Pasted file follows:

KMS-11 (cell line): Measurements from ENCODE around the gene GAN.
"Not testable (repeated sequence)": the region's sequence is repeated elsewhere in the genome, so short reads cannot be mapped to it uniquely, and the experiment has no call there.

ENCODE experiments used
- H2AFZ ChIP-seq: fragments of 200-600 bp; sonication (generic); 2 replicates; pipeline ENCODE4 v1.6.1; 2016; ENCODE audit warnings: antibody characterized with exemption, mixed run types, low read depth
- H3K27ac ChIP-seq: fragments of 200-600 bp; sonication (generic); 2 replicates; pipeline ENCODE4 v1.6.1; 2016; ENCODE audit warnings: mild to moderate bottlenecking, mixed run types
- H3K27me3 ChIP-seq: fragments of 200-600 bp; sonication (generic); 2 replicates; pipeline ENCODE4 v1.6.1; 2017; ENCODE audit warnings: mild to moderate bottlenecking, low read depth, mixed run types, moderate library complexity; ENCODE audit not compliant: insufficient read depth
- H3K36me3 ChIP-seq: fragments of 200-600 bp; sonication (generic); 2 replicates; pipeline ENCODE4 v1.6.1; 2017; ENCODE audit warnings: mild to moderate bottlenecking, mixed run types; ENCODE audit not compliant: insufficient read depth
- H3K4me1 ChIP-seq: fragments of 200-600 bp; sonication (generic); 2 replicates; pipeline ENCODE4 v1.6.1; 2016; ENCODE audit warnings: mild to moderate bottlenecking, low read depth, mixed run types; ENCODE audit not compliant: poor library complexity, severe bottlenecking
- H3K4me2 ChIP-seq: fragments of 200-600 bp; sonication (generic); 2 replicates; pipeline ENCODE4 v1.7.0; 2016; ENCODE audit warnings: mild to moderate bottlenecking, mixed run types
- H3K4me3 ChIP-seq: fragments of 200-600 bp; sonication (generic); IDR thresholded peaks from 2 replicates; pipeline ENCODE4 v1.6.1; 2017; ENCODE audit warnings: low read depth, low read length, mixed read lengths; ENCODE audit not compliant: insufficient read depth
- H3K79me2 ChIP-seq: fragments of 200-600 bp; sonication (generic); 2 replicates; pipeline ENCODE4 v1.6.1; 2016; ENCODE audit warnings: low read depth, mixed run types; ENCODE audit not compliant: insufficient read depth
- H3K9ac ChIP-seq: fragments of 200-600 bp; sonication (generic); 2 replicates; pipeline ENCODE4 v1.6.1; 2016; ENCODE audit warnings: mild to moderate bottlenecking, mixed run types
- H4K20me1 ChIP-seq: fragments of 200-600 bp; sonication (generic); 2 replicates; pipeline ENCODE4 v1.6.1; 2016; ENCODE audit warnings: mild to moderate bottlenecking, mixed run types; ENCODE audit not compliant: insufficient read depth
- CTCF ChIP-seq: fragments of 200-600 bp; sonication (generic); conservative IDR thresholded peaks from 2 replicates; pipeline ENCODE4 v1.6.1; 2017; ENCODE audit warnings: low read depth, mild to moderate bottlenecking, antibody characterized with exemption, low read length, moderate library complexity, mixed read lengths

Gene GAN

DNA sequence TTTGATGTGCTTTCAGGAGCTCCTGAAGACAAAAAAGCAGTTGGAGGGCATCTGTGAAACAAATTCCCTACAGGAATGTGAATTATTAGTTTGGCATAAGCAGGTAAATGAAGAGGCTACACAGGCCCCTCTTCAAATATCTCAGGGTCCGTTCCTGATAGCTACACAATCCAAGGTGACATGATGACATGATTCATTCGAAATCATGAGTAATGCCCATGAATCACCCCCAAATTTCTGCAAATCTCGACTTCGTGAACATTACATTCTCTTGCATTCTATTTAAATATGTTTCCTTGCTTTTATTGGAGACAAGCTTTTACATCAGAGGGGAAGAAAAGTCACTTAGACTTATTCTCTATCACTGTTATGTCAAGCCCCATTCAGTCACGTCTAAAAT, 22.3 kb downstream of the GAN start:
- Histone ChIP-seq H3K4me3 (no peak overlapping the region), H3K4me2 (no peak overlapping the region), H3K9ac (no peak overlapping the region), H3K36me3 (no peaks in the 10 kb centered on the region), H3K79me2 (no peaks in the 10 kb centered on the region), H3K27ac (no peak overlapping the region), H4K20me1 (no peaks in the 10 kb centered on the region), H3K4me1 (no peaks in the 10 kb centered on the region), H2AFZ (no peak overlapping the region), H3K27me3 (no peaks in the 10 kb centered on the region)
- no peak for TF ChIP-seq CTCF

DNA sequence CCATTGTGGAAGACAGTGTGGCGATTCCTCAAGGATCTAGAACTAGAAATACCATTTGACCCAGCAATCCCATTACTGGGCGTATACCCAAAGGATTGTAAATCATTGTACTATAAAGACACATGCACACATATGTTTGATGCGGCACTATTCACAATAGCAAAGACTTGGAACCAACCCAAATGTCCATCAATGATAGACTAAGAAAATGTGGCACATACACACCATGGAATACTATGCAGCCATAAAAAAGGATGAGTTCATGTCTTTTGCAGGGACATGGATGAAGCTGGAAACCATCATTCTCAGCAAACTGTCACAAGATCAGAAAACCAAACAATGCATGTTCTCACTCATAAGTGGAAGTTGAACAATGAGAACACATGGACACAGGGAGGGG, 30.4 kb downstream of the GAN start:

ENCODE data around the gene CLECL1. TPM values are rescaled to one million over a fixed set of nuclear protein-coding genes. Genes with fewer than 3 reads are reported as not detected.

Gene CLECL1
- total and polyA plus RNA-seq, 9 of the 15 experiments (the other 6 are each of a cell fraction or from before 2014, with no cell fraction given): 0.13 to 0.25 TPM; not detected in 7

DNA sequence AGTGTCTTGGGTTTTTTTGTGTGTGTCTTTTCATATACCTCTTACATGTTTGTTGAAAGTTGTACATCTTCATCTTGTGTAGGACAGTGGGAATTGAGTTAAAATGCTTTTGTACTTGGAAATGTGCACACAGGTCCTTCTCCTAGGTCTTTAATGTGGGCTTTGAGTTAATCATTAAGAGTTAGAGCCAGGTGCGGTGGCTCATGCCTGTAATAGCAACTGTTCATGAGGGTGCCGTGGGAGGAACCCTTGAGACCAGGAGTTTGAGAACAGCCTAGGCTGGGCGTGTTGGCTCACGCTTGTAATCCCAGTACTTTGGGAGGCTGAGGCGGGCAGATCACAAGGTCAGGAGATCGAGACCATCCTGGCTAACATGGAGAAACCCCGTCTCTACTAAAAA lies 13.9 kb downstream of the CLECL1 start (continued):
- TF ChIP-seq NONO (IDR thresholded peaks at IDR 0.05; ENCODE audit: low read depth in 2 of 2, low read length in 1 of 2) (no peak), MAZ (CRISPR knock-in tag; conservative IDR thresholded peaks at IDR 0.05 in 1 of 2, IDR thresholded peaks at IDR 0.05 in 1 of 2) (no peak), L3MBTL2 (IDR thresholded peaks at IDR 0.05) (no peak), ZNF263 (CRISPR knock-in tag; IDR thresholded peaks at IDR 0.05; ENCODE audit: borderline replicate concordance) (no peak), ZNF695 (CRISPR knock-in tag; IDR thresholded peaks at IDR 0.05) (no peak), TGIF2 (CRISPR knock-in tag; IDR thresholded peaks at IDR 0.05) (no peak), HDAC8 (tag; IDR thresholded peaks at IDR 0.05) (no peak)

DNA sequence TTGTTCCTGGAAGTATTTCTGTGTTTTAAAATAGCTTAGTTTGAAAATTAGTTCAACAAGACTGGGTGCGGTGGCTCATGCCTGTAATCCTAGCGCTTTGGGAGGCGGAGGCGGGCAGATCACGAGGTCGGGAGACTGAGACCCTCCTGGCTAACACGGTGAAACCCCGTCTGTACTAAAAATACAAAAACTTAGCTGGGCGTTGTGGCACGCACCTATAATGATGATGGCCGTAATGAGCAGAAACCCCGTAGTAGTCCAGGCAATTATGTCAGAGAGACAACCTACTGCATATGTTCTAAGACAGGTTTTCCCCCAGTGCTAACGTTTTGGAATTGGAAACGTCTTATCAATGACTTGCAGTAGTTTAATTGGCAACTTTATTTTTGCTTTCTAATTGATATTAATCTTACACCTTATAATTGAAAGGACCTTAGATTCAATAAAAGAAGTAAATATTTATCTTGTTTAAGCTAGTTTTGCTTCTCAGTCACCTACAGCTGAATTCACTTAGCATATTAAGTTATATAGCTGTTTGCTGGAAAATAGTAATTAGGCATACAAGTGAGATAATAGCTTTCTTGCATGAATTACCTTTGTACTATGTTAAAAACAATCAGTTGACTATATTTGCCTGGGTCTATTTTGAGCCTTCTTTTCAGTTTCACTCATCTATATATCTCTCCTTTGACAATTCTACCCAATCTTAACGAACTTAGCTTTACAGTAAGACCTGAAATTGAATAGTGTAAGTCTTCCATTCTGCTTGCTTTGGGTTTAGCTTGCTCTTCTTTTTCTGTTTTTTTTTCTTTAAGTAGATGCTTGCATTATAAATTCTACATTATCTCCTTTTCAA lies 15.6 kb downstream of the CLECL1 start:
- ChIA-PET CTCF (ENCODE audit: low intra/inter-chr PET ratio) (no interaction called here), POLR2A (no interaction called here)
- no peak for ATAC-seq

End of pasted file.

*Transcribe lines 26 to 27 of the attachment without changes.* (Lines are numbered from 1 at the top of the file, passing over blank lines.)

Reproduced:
- ChIA-PET CTCF (ENCODE audit: low intra/inter-chr PET ratio) (no interaction called here), POLR2A (no interaction called here)
- no peak for ATAC-seq